Sited on a commercial avenue surrounded by a long-established residential fabric, the school maintains a sensitive relationship with its neighborhood. The humanities wing is a 38,000-square-foot renovation of both the 1970 Benjamin Thompson building and the original 1916 schoolhouse. All 20 classrooms are designed around the Harkness table (an oval seminar table, originating at Phillips Exeter Academy in 1930), small-group work, and technology. Each subject within the renovated areas incorporates a suite of academic commons for student collaboration and studying, small study rooms, and faculty offices.
This project was lauded in the categories of Design for Integration and Design for Change. The jury felt this project represents a successful response to a difficult design challenge of designing within the context of buildings of different historical eras.
Part of a city effort toward a sustainable future, the nature center serves as an exemplar for sustainability strategies. Targeting Zero Energy certification, HGA’s design provides a high-performance building envelope, form, and layout to take advantage of solar and wind angles on site. Energy use is offset by rooftop solar photovoltaic panels. These and other sustainable features are expressed in the design to serve as a teaching tool for visitors.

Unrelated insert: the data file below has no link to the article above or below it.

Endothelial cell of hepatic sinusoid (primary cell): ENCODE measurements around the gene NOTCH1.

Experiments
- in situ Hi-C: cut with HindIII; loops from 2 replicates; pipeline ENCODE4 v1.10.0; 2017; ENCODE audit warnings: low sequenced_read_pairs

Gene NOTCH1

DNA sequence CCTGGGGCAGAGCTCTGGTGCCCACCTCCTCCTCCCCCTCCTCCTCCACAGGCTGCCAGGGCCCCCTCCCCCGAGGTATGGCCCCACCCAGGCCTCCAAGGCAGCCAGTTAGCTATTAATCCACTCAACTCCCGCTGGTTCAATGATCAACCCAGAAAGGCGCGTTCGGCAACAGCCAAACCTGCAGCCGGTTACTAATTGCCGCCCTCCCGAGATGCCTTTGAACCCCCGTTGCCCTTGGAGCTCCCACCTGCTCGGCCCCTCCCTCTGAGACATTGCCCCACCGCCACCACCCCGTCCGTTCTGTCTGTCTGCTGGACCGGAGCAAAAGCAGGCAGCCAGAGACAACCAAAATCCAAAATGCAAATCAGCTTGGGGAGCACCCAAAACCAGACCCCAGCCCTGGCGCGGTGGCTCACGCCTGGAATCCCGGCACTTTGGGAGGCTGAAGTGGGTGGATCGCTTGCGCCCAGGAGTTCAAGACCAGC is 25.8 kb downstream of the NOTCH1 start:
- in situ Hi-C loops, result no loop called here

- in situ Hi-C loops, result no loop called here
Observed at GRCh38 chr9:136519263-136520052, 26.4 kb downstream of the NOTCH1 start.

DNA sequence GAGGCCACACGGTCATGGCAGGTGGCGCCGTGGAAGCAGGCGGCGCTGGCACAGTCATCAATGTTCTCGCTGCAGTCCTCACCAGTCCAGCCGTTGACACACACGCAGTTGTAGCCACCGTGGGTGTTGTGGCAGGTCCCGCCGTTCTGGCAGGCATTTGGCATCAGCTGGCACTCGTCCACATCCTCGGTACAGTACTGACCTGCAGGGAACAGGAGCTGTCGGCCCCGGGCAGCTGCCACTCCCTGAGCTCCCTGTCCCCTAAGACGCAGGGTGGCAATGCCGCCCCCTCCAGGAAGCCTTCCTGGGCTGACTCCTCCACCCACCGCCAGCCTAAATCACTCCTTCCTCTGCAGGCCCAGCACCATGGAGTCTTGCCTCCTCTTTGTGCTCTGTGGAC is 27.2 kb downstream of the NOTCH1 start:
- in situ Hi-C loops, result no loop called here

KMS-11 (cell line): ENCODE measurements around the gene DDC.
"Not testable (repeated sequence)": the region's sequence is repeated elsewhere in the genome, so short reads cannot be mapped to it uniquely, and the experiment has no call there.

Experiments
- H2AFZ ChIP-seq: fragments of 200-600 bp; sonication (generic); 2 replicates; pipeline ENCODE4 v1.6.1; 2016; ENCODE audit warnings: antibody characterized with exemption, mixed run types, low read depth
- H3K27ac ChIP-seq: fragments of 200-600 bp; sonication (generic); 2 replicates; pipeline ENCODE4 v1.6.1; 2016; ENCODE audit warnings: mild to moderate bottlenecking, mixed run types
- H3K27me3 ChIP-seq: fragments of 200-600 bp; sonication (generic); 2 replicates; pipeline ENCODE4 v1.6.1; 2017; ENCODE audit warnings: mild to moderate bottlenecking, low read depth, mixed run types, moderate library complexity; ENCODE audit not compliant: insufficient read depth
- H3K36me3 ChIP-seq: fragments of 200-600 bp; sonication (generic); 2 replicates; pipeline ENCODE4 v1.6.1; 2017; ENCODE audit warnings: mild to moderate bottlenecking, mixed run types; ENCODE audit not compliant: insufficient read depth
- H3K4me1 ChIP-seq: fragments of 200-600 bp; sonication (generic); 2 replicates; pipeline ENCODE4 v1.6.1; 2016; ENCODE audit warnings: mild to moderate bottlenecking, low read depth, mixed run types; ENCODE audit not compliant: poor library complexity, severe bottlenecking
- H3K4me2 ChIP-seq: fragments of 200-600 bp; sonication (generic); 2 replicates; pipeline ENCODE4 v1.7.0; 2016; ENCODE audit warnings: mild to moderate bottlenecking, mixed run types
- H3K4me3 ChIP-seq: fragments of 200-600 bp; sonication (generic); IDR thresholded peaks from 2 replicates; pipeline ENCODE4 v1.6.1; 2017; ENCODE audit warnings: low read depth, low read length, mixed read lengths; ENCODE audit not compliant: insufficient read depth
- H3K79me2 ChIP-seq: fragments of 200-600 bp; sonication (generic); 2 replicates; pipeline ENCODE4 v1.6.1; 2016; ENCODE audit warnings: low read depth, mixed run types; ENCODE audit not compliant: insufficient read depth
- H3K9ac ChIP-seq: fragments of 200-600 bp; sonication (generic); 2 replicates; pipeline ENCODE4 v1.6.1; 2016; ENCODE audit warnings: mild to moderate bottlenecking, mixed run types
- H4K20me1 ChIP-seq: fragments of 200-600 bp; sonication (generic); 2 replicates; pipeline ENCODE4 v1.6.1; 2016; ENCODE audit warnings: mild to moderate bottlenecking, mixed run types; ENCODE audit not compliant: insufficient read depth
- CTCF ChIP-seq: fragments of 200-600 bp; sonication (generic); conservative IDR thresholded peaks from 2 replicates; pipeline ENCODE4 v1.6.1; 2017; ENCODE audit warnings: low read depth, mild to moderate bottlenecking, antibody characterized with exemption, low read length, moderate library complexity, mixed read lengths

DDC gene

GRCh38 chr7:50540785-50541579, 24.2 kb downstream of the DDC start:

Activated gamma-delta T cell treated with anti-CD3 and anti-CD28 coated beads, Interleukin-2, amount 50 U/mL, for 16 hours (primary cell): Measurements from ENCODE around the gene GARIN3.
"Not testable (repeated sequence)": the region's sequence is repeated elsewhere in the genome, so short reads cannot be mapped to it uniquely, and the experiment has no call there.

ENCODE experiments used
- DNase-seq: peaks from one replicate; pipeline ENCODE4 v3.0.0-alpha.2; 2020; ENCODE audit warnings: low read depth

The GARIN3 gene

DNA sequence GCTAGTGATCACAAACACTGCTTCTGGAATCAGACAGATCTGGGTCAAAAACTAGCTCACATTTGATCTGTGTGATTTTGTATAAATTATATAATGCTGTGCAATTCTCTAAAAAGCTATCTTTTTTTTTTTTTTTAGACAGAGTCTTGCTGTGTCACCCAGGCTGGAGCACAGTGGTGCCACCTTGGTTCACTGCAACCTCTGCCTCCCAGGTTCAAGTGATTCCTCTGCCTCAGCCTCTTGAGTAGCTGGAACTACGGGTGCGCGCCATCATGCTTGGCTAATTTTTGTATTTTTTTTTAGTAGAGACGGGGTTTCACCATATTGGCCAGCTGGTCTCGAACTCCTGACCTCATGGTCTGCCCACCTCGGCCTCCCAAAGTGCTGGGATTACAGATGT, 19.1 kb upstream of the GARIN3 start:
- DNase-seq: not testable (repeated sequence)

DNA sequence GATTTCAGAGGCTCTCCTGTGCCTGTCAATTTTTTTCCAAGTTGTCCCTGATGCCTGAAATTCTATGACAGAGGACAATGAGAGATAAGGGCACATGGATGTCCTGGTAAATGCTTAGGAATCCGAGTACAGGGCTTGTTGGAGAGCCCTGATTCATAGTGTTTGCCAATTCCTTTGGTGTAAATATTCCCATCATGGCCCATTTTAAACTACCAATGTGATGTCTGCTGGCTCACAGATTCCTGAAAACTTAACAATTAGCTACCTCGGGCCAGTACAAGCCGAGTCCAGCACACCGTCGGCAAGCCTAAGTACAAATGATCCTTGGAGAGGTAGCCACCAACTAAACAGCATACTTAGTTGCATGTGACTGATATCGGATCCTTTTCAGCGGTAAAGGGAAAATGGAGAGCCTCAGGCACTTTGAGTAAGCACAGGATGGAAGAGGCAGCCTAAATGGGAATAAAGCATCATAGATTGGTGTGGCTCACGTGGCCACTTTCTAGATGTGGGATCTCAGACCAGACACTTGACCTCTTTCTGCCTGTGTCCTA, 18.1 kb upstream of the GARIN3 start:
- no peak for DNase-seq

The project was lauded in the categories of Design for Integration, Design for Equitable Communities, Design for Ecosystems, Design for Water, Design for Energy, Design for Resources, Design for Discovery, and Design for Change. The jury was impressed by this Zero Energy nature center, which they felt was well aligned with its goal of the building being a teaching tool itself, and recognized it as a great model for nature centers in the future.